Fiction Ruth Wheeler's Truxxe Trilogy: Review and Author Interview
All Aliens Like Burgers Do Aliens Read Sci-Fi? Ruth Wheeler (Hirst Publishing, 2010, 2011)
These are the first two books in the Truxxe trilogy by Ruth Wheeler, covering the adventures of Tom Bowler when he applies for a job and finds himself working in an intergalactic motorway service station serving burgers to aliens. These two novels rattle along at a great pace, aimed at younger readers but with enough intelligence and witty writing to keep adults interested and entertained. The setting is inspired, and, having worked at a motorway service station, this reviewer can confirm that the scenarios and adventures that spring from it are both natural and possible. Ruth writes with warmth and humour, inventing some brilliantly developed characters and sparkling dialogue. Anyone who enjoys sci-fi/fantasy writers such as Douglas Adams, Robert Rankin or Neil Gaiman will find much to love in these two books. I caught up with Ruth earlier to ask her some questions about the books.
For those not familiar with your work, can you give us a brief idea as to what the trilogy is about (without giving away any spoilers)?
The Truxxe Trilogy follows the adventures of young, formerly unadventurous and shy Tom Bowler. When he applies for a job at a local service station in his gap year, he is unaware that the advert refers to 'local' in the galactic sense. He ventures out to planet Truxxe, stationed between local galaxies Triangulum and Andromeda, where he proceeds to earn some cash selling burgers at an inter-galactic service station for all manner of aliens. Tom, who is used to his whole existence being confined to a small English town, embarks on a series of adventures with his new friend Raphyl and the beautiful Kayleesh. The first book uncovers the secrets of Truxxe...
Is this the end of the characters in the trilogy, or will they be returning?
I have not planned any further adventures for Tom Bowler and the other characters, but I do find myself missing them, so who knows? I'd like to think that they may come back in some form or another, maybe in a different medium!
The trilogy is classic British sci-fi in a long tradition (Doctor Who, Douglas Adams, Red Dwarf, Robert Rankin, etc). What inspired you to start writing, and where did the initial ideas come from?
I have always written. From a young age, I would sit in the classroom well into my lunch break finishing whatever story I was working on that day in English class, and enjoying it immensely. I love to read science fiction and I love that kind of escapism. I like to laugh too, so this was the genre that felt right for me. The ideas come from everyday things and from books and films that I enjoy too, although not always consciously. The idea of the motorway service station has always appealed to me and one day I got thinking about how a service station between galaxies, rather than cities, would cater for all of its varied clientele. And the story and characters just followed.
When did you start writing, and did you always intend to create a trilogy?
I can't think of a time when I didn't write, but the first novella (unpublished) that I actually completed was probably when I was at uni. I started writing part one of the trilogy around 2006. I didn't intend for it to be a trilogy at first, but the more I wrote, the more I wanted to explore the Truxxe universe, as it were. Also, once I knew that people enjoyed the first book and were hungry for more, it definitely gave me some encouragement. I felt that there were more stories that I could tell, so I wrote two further novels.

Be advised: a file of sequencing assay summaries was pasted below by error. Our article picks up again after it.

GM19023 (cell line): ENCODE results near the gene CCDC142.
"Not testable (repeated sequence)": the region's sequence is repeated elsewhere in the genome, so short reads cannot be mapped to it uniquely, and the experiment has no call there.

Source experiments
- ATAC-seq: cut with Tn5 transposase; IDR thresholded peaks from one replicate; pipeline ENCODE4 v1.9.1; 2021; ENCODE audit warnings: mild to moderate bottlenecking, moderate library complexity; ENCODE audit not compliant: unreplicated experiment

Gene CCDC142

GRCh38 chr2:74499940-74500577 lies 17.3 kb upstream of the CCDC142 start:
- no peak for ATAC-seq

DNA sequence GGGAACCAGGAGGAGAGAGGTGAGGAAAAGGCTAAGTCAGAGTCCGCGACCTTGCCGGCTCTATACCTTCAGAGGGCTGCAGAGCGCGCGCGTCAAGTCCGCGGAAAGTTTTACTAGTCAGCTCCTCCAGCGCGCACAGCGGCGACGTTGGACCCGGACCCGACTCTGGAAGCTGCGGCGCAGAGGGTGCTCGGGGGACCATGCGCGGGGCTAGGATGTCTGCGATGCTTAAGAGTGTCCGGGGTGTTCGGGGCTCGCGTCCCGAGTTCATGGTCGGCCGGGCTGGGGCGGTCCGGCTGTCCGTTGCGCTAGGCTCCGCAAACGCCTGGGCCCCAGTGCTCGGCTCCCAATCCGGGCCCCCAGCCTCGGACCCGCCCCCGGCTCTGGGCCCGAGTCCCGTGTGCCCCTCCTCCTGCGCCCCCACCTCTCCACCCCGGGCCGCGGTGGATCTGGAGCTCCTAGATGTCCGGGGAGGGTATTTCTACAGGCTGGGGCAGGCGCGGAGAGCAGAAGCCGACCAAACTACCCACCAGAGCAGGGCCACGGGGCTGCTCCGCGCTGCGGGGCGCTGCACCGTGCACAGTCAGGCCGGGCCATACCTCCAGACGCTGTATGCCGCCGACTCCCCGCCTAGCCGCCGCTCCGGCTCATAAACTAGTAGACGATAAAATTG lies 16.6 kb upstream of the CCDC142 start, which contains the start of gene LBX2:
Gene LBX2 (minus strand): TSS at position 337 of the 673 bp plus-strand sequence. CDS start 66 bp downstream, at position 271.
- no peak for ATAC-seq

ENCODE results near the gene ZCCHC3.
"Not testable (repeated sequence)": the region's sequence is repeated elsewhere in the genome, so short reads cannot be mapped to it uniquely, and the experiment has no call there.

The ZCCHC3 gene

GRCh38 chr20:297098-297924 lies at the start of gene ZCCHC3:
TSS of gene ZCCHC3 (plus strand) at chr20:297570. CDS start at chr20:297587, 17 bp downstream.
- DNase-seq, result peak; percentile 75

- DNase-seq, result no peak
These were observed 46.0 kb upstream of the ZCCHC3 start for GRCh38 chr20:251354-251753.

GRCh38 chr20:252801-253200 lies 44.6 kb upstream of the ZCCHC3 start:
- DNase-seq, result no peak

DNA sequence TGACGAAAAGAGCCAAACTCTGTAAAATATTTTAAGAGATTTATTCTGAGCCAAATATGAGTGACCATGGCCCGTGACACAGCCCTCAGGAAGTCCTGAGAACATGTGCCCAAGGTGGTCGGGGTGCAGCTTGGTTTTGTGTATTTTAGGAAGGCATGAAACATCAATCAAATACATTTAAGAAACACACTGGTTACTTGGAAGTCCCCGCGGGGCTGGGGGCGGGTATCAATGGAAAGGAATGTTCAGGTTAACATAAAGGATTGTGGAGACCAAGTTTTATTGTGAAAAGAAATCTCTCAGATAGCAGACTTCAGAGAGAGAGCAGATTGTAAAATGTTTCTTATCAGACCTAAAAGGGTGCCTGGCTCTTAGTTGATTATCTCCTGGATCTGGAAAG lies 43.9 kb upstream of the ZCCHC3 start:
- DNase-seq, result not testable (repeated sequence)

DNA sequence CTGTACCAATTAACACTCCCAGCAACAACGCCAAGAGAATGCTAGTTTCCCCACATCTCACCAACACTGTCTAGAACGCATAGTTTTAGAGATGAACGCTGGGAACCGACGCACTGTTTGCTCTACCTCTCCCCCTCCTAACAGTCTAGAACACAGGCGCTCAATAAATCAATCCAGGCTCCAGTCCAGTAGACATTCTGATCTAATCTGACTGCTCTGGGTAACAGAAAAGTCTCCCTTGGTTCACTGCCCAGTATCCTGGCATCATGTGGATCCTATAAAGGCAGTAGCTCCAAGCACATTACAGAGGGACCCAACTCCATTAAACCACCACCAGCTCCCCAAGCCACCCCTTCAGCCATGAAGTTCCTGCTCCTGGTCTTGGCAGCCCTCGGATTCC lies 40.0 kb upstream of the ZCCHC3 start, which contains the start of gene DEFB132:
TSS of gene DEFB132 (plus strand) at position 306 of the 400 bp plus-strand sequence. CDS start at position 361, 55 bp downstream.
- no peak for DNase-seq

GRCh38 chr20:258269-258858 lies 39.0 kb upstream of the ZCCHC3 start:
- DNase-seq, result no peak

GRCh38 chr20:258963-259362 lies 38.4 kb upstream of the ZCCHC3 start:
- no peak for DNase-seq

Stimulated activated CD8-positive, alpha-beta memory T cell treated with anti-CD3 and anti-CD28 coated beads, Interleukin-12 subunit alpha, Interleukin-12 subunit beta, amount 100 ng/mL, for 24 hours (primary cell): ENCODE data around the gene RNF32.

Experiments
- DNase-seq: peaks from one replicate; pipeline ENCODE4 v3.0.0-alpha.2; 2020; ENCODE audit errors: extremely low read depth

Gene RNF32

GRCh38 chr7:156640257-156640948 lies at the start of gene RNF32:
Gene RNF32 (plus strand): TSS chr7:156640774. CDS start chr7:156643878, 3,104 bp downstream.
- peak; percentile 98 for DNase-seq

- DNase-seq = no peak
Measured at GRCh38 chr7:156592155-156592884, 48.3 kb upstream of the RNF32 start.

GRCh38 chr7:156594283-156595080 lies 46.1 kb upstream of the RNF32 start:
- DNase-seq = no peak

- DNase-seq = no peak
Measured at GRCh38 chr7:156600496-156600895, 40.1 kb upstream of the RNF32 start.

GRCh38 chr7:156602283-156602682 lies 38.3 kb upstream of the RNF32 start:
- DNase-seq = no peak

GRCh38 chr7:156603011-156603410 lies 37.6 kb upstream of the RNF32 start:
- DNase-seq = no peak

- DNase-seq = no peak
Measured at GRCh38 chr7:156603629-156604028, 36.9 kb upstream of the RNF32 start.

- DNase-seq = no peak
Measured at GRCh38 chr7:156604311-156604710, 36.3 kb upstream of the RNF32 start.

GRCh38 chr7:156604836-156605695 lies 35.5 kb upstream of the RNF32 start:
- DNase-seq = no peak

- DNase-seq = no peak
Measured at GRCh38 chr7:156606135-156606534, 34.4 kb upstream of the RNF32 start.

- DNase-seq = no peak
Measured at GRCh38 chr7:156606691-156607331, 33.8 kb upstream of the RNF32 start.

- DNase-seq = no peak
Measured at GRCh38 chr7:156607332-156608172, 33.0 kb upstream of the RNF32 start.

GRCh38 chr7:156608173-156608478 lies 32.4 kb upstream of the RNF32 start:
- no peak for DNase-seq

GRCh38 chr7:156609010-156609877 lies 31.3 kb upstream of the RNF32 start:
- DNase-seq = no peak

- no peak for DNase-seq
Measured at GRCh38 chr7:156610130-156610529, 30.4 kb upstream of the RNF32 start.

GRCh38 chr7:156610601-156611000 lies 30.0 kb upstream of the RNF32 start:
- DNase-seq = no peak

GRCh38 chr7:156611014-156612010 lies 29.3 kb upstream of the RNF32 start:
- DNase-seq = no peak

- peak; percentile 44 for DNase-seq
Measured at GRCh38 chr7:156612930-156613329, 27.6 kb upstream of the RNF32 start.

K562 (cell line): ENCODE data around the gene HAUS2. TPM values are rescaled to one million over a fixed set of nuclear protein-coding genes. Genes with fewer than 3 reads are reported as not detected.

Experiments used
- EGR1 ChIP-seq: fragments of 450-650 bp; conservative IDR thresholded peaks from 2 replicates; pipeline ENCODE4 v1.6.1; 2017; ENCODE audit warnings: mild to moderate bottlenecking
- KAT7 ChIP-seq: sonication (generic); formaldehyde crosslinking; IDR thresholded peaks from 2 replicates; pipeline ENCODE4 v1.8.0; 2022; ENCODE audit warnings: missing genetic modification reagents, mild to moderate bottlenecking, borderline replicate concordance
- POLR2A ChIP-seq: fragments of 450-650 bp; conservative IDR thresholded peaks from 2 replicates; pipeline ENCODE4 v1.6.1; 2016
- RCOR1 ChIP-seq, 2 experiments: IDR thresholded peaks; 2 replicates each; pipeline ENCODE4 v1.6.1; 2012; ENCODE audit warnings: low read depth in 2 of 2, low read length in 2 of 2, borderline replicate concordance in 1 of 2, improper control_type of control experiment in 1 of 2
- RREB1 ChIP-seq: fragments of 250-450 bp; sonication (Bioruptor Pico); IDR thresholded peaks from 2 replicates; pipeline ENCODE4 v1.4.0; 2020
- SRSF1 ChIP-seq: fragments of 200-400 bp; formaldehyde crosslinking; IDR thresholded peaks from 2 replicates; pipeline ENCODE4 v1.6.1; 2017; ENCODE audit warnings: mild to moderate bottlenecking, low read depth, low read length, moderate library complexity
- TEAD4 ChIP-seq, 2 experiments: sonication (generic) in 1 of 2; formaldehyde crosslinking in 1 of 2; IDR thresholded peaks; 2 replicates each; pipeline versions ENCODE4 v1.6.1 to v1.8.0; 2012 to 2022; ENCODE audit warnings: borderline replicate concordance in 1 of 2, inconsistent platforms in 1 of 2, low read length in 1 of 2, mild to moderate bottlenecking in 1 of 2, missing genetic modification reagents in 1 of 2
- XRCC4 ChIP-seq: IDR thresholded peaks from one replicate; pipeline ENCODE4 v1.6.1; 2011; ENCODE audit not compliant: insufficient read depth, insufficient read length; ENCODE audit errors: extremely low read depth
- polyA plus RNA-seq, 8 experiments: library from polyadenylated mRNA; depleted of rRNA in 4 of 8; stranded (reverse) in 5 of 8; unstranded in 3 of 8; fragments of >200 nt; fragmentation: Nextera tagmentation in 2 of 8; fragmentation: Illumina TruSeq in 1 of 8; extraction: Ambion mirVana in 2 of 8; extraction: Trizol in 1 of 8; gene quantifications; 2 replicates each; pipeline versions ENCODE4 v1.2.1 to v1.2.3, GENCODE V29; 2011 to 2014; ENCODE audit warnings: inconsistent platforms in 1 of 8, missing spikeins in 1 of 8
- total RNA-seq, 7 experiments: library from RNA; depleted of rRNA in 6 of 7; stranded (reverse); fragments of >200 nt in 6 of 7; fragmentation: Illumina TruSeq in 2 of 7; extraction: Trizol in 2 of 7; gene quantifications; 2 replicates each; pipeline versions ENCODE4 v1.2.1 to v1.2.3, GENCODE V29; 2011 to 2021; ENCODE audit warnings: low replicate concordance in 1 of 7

Have you been surprised by how popular the books have been?
I am surprised about how well received the books have been, and I'm really pleased with some of the feedback. I enjoy making people laugh and I hope that more and more people can enjoy them.
The books are aimed at young adults, but can be enjoyed by anyone. Was this always your intention?
I didn't start out with an age range in mind. All I knew was, from a personal point of view, that I find books with swearing in their dialogue cringesome and I am not interested in writing about copious amounts of violence or anything sexually explicit. So it made sense to aim my work at younger readers. I wanted to write fun adventures that introduce younger readers to the genre of SF and also appeal to older readers too. I am very pleased that the reading age ranges from nine to ninety!
What are your plans for your next book--are you continuing in a similar vein or going in a radical new direction?
I am currently writing a stand-alone novel. It is a science fiction comedy and, again, aimed at a young audience. This one is based solely on Earth. I am actually finding it harder to write about Earth and I'm having to do a lot of research, but I am enjoying it immensely!
As someone who has worked hard to get published, what advice do you have for other writers in your position?
The best advice I can give is not to give up. Scattergun approaches to publishers don't work-- tailor your submission to each individual publisher/agent specifically and research them first. If they're looking for non-fiction cook book writers, don't send them your epic horror novel! Also don't dismiss the idea of self-publishing. Network with other authors, and finally, read--lots!
If you could make the trilogy into a TV series, who would your dream cast be?
It would be amazing to see the trilogy realised as a TV series. I have thought about it and I always thought that Tommy Knight who played Luke in The Sarah Jane Adventures would make a good Tom Bowler, but I haven't really thought much about who the rest of the cast might be. I would be very interested to find out one day!
Many thanks to Ruth Wheeler for her time. The interview was conducted by James Turner. More information can be found at www.truxxe.com.